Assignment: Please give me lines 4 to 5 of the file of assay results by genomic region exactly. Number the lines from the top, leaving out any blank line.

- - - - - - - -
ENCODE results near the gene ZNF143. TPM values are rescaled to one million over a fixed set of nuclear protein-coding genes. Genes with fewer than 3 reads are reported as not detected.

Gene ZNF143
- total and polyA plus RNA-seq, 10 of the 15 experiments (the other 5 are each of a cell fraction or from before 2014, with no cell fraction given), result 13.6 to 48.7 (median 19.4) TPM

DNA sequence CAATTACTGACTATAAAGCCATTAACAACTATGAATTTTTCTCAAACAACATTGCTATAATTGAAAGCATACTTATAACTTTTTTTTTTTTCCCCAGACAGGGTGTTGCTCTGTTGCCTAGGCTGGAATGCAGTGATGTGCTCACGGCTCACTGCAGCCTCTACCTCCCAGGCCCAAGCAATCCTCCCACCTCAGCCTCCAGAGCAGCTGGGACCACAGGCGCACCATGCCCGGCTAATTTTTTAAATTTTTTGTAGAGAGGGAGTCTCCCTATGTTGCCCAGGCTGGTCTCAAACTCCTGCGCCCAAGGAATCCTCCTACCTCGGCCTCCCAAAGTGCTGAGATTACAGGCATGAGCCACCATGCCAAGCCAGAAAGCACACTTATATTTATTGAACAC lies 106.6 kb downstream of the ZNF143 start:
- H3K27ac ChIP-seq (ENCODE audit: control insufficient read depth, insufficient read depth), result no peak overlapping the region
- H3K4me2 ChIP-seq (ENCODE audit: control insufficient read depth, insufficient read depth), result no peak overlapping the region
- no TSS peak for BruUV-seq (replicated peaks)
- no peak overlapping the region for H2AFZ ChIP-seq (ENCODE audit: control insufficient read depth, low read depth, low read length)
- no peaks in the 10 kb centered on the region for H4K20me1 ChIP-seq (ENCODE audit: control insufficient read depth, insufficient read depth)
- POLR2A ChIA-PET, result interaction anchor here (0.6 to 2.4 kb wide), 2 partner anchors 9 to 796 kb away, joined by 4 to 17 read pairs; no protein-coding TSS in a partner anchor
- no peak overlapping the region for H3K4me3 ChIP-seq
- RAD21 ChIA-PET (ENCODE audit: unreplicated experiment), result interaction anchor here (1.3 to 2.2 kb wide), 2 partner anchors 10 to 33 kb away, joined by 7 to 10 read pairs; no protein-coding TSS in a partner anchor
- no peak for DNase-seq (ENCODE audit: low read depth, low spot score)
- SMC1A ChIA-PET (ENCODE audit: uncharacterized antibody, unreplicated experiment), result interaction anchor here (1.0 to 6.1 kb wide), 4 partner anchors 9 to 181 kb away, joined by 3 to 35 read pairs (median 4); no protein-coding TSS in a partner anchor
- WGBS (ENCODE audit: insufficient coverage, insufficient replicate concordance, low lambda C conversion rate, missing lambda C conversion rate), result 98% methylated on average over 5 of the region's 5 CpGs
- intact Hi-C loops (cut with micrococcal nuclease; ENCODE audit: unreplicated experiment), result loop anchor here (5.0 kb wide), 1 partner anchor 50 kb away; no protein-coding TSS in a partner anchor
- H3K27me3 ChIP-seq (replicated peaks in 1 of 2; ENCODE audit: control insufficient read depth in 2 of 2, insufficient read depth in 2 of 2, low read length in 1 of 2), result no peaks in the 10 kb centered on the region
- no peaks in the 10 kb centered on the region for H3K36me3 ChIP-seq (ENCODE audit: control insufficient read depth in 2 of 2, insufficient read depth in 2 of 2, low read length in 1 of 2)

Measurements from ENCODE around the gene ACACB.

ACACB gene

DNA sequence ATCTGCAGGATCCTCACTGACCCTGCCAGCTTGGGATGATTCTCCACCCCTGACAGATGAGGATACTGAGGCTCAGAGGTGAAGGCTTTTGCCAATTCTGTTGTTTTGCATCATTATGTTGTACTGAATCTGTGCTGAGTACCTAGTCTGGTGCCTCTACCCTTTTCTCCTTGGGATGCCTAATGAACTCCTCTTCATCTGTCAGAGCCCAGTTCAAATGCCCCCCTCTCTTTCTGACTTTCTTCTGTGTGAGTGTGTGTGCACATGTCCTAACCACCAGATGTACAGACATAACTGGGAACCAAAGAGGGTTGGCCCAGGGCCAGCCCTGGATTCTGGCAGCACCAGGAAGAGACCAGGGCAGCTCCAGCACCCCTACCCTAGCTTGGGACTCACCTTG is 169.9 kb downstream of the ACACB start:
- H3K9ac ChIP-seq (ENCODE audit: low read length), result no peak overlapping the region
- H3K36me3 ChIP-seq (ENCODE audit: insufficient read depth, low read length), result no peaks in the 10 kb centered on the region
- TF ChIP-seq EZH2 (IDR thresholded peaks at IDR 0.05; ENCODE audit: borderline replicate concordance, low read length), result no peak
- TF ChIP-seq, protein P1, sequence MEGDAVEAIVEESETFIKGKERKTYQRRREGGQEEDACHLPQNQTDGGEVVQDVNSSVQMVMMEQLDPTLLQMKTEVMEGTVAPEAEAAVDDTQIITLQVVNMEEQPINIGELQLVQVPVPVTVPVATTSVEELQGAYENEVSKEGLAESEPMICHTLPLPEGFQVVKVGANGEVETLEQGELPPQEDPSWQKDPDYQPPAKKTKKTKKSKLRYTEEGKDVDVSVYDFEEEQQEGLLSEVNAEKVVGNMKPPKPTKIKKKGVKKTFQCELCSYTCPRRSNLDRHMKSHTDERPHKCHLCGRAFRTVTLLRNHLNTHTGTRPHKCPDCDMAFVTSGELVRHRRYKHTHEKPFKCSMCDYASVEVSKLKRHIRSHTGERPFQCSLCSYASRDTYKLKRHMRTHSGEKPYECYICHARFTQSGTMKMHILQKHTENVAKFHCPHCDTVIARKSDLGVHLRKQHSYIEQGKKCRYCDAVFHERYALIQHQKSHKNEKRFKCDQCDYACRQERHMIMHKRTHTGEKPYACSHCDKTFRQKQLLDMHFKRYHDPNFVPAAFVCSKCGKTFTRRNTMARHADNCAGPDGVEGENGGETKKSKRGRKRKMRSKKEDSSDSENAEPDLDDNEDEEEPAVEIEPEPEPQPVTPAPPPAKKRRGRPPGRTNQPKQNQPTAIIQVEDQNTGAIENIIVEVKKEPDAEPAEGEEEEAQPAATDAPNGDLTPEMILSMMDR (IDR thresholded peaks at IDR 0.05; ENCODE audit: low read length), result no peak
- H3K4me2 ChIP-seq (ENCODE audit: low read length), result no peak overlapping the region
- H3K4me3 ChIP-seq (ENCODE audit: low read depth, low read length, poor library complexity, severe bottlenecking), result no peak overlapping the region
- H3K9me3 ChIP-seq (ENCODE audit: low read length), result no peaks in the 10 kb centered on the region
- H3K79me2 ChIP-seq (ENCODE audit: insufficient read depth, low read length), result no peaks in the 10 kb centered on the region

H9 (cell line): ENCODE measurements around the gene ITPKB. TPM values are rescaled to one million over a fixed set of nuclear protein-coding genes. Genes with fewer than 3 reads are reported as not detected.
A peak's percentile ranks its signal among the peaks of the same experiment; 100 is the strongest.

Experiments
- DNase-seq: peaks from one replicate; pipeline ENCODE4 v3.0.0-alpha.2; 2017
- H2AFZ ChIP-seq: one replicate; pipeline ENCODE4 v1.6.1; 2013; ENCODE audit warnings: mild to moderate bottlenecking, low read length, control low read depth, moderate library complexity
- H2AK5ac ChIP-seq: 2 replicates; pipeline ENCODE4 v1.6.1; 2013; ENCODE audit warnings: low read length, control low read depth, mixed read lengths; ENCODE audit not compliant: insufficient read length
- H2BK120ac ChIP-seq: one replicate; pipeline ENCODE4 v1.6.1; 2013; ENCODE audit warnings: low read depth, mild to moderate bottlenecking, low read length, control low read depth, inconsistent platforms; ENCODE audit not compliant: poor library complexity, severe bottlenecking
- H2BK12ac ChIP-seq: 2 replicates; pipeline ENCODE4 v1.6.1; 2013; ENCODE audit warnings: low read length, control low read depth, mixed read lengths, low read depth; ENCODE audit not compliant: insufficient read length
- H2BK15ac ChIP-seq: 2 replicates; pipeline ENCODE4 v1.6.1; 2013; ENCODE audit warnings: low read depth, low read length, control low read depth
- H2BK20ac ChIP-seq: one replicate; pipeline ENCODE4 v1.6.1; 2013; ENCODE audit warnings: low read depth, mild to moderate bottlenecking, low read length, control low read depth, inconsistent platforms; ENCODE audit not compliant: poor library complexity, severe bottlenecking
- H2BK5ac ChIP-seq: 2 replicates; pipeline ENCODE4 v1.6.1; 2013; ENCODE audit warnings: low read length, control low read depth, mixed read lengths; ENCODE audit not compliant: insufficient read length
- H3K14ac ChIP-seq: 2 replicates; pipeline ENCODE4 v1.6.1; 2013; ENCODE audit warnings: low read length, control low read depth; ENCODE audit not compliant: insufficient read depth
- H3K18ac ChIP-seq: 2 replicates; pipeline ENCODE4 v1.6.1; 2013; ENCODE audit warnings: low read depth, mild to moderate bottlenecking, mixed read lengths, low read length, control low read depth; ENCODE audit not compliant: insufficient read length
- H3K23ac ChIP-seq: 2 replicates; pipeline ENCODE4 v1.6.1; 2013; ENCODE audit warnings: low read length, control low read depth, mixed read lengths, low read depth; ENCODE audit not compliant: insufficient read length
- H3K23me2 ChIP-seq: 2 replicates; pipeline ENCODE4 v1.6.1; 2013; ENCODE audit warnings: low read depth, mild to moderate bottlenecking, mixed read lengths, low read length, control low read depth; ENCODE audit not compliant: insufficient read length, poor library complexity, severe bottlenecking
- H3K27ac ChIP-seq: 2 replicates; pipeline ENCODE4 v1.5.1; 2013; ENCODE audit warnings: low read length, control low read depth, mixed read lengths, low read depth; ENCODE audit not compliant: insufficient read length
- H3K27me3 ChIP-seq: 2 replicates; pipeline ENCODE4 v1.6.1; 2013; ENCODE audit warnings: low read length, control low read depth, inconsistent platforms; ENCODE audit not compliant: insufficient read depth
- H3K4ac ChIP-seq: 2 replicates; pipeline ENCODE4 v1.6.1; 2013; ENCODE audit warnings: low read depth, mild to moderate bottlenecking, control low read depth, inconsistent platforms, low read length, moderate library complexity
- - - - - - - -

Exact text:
DNA sequence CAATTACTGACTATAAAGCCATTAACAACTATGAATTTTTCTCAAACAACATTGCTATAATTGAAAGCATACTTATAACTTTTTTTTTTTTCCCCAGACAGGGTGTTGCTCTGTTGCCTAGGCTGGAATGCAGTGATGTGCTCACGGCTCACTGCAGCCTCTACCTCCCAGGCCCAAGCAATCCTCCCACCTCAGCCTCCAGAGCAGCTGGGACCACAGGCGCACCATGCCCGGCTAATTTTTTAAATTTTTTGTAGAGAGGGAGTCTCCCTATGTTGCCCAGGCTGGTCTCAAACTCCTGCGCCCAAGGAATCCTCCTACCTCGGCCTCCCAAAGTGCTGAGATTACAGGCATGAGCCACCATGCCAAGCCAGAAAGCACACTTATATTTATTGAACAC lies 106.6 kb downstream of the ZNF143 start:
- H3K27ac ChIP-seq (ENCODE audit: control insufficient read depth, insufficient read depth), result no peak overlapping the region